Thursday, January 10, 2013

Heart Go Home On Fanactic

I don’t know which is harder to believe: the fact that it’s been 37 years since Heart’s debut album Dreamboat Annie was released or the fact that they still manage to put out amazing material today. Ann and Nancy Wilson of Heart are at a point in their career where they don’t necessarily need to put out new music, but they want to. The commercial success enjoyed in the late 70s and again in the late 80s may not be there, but these talented ladies are at a much more rewarding point in their long career. They are doing things their way and they haven’t sounded happier.

Heart’s new album Fanatic is the follow-up to 2010’s Red Velvet Car, their first Top 10 album in 20 years. That album was also praised highly by both fans and critics. Fanatic has the Wilson sisters cranking up the amps and rocking a bit harder than they did on their last album. There are also some new elements being incorporated into their music 
added yet another layer of complexity to these talented ladies.

The album opens with the title track and its distorted riff intro lets you know that this is going to be interesting. This is a killer track with its psychedelic feel and crunchy guitar tone. “Dear Old America” tells the tale of a father returning home from war. An interesting note about the song found in the album’s liner notes. The tempo switches to double time midway through the song. It seems that this happened accidentally due to a computer tempo error, but the band liked it and kept it that way.

“A Million Miles Away” is a very interesting song with its incorporation of electronic beats and elements not usually found on a Heart album. The ladies kick it old school in the Zepplinesque “Mashallah!” which is amazing. The addition of a string section in the song just takes elevates this rocking number to another level. What’s that? You need some more rock from the Wilson sisters? Well, there’s also “59 Crunch” and it won’t disappoint.

“Pennsylvania” brings us our first ballad with a bit of a rock edge. A haunting song lyrically and the guitar tone adds such an element to the song to compliment Ann’s amazing vocal delivery. On a gentler note, “Rock Deep (Vancouver)” is a beautiful, gentle ballad and brings to mind “Dog and Butterfly” with its peaceful acoustic side. Again, the use of strings on this song gets a major thumbs up. It’s an absolutely gorgeous song. It’s amazing how the Wilson sisters can tell a story in three and a half minutes.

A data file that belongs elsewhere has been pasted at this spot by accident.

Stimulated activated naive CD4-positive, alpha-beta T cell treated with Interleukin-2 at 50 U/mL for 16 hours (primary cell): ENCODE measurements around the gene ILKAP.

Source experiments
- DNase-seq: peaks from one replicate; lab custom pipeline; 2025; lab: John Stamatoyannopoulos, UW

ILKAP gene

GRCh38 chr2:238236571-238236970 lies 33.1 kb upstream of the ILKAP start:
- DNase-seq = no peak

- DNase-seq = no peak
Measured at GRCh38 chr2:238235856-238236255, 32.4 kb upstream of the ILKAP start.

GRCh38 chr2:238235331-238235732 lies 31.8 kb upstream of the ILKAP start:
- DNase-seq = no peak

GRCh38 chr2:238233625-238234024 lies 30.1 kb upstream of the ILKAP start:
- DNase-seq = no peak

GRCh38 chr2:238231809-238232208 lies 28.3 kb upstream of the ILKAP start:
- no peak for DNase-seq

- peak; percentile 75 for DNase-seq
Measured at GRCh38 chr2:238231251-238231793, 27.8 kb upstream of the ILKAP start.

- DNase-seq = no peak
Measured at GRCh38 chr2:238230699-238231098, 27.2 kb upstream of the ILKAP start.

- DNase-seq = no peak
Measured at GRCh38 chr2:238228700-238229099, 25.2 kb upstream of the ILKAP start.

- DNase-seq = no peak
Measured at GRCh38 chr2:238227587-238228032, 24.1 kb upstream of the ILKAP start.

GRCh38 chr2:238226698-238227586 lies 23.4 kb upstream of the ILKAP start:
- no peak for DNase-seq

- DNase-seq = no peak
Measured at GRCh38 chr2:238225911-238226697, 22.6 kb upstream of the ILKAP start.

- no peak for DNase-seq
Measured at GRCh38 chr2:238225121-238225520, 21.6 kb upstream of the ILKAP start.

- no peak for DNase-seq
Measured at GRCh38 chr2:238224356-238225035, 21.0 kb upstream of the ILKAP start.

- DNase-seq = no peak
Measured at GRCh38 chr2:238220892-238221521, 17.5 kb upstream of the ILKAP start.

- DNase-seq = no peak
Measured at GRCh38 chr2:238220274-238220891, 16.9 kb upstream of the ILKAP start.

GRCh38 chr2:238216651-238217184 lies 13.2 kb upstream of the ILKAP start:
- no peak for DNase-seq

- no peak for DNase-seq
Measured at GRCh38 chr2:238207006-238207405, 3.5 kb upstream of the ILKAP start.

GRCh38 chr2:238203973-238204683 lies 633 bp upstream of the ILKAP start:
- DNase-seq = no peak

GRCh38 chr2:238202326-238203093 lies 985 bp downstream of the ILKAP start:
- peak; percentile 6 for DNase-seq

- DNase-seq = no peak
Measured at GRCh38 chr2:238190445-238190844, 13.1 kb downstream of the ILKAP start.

Overall, I don’t think there’s a bad song on here. You know how a band will put out an album and there are one or two tracks that just seem to feel like “filler” in order to make it a full album? You really don’t get that feel on Fanatic. Ann and Nancy definitely rock out on it, but they also manage to keep in touch with their folk roots as well. The guitars are loud and crunchy and distorted at times, but they always rock. I mentioned it before, but I will again. The strings used throughout this album add such a great element to the songs. What a great touch!

Ann Wilson, does this woman just keep getting better with age? She is definitely one of the most amazing voices ever in music and at times probably one of the most underappreciated as I don’t think she has ever gotten the credit she truly deserves. Nancy is no slouch either, but even though she knows how to rock, her vocals add such a tender element to compliment Ann’s voice. Their harmonies are top notch. So many young artists today should pay attention to these ladies and take note on how true talent can manage to keep a career going strong after almost 40 years.  

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